Report: Fort Hood shooting suspect made $278,000 while in jail
The U.S. Army major arrested in connection with a November 2009 mass shooting at Fort Hood, Texas has made more than $278,000 while some victims have literally gone hungry at times, KXAS-TV reported on Monday.
In a response to a Freedom of Information Act request filed by the station, the Defense Department confirmed that Nidal Hasan has continued to receive his usual salary while awaiting trial for an attack killing 13 service members and wounding 32 others due to a clause in the Military Code of Justice preventing his salary from being suspended unless he is proven guilty. Jury selection for Hasan’s trial is scheduled for May 29, with testimony set to begin on July 1.
A spokesperson for the department told KXAS that it “is committed to the integrity of the ongoing court martial proceedings of Major Nidal Hasan and for that reason will not further characterize, at this time, the incident that occurred at Fort Hood on Nov. 5, 2009.”
At the same time, the station reported that the Army has refused to classify the victims’ injuries as “combat-related,” denying them wartime benefits accorded to service members and combat-related pay, despite the fact that the attack is listed by the National Counterterrorism Center as a “high fatality terrorist attack” and despite evidence that Hasan was in communication with a member of al-Qaeda before the assault. Instead, their injuries are attributed to “workplace violence.”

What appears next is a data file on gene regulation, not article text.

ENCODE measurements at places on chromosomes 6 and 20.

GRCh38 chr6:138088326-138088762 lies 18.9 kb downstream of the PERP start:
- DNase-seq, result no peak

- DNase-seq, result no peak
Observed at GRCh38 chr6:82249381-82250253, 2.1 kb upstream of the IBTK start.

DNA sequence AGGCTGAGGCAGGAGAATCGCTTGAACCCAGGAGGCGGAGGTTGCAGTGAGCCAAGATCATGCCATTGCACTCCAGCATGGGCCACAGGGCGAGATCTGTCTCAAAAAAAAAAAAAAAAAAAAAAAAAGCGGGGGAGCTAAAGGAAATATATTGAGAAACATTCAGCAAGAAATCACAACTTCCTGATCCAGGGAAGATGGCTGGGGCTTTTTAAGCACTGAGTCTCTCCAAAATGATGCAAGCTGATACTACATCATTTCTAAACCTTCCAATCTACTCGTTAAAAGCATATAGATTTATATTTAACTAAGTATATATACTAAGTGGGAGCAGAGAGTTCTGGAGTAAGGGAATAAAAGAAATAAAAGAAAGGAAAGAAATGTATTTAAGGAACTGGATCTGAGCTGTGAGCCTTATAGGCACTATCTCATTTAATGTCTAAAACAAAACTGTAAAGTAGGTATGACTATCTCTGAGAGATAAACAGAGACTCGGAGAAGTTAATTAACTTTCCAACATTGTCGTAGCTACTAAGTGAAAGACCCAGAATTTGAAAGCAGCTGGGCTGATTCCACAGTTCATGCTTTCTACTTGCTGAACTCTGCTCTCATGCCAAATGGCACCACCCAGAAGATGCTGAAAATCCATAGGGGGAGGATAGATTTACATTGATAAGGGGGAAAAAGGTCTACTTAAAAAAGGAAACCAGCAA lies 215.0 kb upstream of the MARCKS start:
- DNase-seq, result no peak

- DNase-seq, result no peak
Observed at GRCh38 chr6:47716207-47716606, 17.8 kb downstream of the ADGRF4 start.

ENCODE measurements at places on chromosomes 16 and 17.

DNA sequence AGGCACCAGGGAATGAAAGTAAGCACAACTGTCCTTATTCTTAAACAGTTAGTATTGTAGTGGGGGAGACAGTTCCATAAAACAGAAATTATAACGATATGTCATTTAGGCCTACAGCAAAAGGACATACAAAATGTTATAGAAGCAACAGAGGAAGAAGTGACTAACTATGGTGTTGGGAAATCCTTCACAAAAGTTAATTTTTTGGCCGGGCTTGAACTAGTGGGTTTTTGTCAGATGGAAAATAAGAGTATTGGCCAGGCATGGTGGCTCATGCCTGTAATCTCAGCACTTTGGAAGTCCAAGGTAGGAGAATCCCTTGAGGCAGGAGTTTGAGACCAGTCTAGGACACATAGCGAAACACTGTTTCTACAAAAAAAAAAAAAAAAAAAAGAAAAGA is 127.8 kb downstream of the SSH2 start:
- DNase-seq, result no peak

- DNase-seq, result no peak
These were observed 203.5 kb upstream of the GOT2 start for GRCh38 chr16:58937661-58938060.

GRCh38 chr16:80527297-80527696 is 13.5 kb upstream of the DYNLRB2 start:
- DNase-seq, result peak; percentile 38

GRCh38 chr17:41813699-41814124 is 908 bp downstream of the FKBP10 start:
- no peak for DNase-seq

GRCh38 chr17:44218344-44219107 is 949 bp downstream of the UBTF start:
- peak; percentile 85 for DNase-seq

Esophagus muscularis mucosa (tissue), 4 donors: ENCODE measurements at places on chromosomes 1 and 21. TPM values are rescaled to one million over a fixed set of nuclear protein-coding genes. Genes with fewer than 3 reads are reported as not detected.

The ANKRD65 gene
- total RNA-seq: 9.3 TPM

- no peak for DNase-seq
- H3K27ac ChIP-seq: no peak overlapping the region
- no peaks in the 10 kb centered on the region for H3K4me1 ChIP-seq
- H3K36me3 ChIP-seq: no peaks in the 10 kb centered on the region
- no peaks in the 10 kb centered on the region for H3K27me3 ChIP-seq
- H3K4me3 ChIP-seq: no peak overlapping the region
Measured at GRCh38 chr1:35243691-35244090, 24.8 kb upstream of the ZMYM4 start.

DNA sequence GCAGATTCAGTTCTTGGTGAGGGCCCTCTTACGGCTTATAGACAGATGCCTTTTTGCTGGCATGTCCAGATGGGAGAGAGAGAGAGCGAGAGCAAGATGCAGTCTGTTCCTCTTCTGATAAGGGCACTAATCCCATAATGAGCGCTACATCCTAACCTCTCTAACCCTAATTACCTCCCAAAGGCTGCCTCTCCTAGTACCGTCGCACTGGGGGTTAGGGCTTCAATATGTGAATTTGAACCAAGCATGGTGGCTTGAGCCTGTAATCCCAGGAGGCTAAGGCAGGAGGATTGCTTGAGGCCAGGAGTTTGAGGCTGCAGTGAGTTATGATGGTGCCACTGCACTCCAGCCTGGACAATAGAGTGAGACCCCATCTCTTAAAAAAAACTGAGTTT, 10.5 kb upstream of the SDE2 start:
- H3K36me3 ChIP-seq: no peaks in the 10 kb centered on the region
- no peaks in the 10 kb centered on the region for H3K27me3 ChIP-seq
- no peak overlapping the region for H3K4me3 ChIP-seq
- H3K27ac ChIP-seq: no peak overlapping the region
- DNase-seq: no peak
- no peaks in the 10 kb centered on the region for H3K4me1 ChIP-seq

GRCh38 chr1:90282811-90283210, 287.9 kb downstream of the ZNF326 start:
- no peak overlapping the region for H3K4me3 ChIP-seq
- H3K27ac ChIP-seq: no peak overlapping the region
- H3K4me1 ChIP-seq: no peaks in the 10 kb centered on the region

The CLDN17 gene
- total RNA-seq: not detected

“There have been times when my wife and I cannot afford groceries,” one victim, Spc. Logan Burnett, told the station. “We cannot afford gas in our car. Literally, times where we ate Ramen noodles for weeks on end.” Being shown a letter confirming Hasan’s pay status, he said, made him sick to his stomach.
Rep. Thomas Rooney (R-FL), a former prosecutor at the base, told KXAS he and a bipartisan group of lawmakers sent a letter to Defense Secretary Chuck Hagel asking for the casualties incurred in the Fort Hood attack to be reclassified to allow the victims the benefits tied to combat-related injuries.
“What happened here is not a case of workplace violence,” Rooney said to the station. “What happened here was an attack on our military by a terrorist element specifically targeting our military, which just so happened to be in the United States of America.”
Watch KXAS’ report, aired Monday, below.
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